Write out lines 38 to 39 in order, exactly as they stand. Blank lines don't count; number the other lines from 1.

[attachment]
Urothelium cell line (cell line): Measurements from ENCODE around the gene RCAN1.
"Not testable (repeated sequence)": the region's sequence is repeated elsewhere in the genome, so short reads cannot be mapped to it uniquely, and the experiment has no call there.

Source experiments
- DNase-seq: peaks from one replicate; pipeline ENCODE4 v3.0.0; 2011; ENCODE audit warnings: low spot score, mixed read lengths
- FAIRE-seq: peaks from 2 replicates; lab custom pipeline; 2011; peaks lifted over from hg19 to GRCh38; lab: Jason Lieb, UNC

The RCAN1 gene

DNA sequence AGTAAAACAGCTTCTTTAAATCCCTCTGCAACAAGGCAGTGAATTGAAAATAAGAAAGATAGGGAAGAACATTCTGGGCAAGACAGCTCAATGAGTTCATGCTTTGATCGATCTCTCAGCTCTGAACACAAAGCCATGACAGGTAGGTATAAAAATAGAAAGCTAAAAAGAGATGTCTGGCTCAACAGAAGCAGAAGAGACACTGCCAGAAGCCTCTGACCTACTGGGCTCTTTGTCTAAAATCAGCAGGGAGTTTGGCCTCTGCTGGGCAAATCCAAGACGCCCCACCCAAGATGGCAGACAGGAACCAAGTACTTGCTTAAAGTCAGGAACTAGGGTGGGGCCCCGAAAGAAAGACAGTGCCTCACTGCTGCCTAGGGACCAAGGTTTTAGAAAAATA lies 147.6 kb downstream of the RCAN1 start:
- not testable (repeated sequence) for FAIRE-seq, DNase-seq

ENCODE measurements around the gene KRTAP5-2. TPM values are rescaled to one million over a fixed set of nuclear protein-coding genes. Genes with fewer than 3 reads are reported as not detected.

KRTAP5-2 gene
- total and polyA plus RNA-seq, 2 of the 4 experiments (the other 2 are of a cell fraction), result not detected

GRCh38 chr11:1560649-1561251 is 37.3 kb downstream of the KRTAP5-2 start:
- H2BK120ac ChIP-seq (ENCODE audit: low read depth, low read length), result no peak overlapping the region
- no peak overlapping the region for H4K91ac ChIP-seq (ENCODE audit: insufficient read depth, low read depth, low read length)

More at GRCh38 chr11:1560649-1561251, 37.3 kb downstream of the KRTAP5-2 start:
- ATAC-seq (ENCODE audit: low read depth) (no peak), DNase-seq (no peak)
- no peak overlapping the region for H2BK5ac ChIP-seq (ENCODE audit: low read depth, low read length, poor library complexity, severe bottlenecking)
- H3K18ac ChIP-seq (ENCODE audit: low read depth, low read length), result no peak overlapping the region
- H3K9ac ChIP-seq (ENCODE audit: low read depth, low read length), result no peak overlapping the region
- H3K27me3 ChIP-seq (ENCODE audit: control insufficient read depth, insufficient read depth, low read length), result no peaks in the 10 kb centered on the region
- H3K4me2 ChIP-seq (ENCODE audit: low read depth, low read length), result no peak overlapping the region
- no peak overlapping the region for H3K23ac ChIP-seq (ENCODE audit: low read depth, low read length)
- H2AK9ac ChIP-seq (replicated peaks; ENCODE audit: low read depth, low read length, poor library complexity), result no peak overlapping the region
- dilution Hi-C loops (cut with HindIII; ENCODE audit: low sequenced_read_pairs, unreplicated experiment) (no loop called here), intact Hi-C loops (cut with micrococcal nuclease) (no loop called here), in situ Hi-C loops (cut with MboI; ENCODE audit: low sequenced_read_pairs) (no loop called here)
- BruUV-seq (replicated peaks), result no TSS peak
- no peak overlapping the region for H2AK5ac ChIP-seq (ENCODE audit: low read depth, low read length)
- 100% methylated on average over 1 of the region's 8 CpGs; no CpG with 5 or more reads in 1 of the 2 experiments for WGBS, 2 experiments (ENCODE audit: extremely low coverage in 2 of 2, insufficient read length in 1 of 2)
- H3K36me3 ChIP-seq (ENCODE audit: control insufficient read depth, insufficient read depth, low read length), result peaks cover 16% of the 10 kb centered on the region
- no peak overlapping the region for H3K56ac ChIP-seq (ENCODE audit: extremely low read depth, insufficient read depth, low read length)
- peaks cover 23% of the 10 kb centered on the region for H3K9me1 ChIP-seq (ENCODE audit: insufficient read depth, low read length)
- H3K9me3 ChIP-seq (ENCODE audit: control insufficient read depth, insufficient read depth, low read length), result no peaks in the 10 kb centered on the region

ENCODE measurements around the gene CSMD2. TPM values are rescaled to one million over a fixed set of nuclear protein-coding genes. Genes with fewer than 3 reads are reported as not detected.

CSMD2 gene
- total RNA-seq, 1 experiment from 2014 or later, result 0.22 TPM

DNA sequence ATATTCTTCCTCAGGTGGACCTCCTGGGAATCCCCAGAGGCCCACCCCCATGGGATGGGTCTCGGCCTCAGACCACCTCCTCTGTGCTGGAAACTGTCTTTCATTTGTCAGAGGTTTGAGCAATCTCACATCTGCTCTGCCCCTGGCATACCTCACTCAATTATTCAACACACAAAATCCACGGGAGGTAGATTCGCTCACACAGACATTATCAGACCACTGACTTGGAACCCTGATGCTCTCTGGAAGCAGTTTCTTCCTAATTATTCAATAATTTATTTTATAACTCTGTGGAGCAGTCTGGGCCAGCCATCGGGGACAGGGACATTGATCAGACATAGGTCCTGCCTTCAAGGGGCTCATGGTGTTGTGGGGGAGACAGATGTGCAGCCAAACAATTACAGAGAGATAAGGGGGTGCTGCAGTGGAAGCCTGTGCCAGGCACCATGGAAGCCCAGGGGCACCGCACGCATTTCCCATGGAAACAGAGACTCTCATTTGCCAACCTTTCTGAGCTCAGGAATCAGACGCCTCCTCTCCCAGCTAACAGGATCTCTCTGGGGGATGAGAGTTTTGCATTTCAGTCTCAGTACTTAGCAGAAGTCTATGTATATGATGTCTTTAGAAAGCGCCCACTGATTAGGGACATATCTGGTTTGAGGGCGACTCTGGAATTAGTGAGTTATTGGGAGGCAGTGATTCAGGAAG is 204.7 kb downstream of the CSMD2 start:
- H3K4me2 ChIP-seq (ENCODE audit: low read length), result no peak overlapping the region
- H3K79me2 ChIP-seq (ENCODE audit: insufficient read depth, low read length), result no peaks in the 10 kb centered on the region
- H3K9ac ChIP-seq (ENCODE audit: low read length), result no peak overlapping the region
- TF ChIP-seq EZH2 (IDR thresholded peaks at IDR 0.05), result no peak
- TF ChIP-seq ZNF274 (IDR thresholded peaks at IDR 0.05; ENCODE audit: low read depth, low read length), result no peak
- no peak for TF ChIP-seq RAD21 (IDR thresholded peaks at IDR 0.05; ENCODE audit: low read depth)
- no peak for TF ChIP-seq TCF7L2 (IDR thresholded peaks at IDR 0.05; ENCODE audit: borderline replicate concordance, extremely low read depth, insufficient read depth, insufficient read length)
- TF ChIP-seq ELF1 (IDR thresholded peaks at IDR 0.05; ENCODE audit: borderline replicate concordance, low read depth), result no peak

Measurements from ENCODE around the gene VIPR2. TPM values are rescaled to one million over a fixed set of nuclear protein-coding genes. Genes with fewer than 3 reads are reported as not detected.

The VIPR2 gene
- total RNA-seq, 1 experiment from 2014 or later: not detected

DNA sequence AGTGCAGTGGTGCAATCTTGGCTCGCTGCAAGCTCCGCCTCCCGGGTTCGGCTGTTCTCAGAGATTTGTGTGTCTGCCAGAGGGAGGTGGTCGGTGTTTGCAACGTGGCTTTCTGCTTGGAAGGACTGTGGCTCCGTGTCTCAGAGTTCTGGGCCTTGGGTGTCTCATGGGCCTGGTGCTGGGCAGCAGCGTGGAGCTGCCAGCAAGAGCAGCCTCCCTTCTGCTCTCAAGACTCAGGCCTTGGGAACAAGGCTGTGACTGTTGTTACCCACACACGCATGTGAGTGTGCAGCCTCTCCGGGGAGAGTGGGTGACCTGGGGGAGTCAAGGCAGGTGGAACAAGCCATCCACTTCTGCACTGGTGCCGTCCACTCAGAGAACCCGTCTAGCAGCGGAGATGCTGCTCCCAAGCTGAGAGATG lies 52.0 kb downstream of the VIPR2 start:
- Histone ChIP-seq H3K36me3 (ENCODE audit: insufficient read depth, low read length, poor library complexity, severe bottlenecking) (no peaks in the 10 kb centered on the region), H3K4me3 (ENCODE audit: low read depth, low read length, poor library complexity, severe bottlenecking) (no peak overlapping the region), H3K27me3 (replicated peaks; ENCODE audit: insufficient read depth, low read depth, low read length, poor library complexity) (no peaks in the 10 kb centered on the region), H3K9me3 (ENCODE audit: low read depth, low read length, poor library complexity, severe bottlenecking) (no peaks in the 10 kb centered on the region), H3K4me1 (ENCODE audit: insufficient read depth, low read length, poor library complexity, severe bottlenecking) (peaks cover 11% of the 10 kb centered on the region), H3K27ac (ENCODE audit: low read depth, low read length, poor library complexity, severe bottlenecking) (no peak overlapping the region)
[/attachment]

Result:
- H3K9ac ChIP-seq (ENCODE audit: low read length), result no peak overlapping the region
- TF ChIP-seq EZH2 (IDR thresholded peaks at IDR 0.05), result no peak